There are a lot of things you do or even learn while you’re on a two-week road trip. Of course, a lot of what I did or learned can be applied to trips in general. But I thought it would be nice to share some these things here for you today in hopes that it might help you some day. And please don’t worry, I was not standing that close to the trolley to take the photo. Zoom lenses are awesome like that. :)
01 | GPS.
This is by far one of the most valuable tools we had–in both driving and walking…or even knowing what trolley stop you need. I seriously don’t know what we did before GPS. And I think that I said that probably a hundred times on our trip.
And I don’t have ‘unlimited data’ in the sense that I only have 1G free data because I just don’t use it much on a regular basis. I can go over the 1G, but it becomes slower (T-Mobile). I was worried and careful on our trip to not use up all the data. But we were on the road for two weeks and not only did I check Facebook, Instagram and information on the web, but I used the Maps app frequently–both walking and driving and including times of letting it talk to me, and I still only used 650M of data. Not bad. I would monitor my data usage just to make sure I wasn’t using too much within each leg of the trip and would try to hold off on looking at more time-consuming things until we had wi-fi, like at the hotel. Wanted to make sure it lasted through the entire two weeks. :)
We do have a GPS in our car, but we haven’t updated it since we bought it eight years ago. So needless to say, the phone is always more up-to-date. I also loved being able to see just how far it was from Point A to Point B. Believe it or not, there are many places where the road signs don’t tell you the miles to the major city you’re going to, only the smaller ones that come first. Also, it shows it in real time when there are slowdowns going on. That’s pretty sweet.
02 | Go off the beaten path.
Whether you are driving or walking, take the path less traveled. I have said this before here on the blog and it is one of my favorite tips. We took many highways–more out of necessity in the south–and they were delightful. You get the small town feel and often a much more scenic route. Also, if you’re walking around, don’t hang out in the crowded areas. Take walks around scenic neighborhoods. Be sure to take in all that you see and look at the details.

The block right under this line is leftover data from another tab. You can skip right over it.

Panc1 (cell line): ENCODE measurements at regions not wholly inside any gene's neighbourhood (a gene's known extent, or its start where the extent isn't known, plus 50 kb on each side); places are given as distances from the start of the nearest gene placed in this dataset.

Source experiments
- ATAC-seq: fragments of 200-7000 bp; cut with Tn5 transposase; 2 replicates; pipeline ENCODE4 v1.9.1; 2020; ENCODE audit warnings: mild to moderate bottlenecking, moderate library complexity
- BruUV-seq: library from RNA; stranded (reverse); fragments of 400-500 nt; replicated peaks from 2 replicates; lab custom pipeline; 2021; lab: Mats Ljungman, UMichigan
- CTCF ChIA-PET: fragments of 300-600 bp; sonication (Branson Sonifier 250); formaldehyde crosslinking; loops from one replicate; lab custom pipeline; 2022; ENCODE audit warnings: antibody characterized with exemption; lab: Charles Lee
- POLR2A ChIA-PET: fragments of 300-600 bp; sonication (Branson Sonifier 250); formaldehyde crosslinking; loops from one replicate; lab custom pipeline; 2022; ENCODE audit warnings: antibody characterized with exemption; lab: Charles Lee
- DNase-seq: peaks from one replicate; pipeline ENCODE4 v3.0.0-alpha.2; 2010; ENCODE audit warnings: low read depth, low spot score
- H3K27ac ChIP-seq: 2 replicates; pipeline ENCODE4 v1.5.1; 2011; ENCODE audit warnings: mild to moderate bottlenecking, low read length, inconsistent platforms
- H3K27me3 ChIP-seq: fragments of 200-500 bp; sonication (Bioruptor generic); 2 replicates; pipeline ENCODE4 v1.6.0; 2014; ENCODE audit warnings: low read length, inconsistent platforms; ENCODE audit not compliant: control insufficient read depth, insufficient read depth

03 | Talk to others.
Don’t be afraid to talk to others–including tourists or locals–to find out if there’s something else cool to see. The ‘popular’ places are easy to find. Most hotels may direct you here or there for good food. And that’s cool. But if you want to go for the good stuff, ask the people that live there. Also, ask other tourists what’s been the favorite part of their trip.
04 | Keep notes.
Keep a notebook handy to write down what you’ve done for the day or a thought that comes to mind about where you are or what you are experiencing. You will forget!
05 | Know before you go, but be open to spontaneity.
This is kind of a bigger story. We’d planned to see St. Louis Cemetery #1 while in New Orleans. It’s near the French Quarter and so we walked from Jackson Square over to it. It was somewhat hot and humid for mid-March and when we got to the cemetery we were told that as of March 1 (just two weeks prior) you could only go into the cemetery with a tour guide due to increasing vandalism. Not only that, tickets were $26 per person! We were rather disappointed. So instead, we went to the visitor’s center across the street and caught the ‘hop on / hop off’ bus tour. We got to enjoy the city from the comfort of a seat and hear the history. During the tour we went down Magazine Street, which I hadn’t heard much about, but we thought it would be a fun place to go look at some shops later.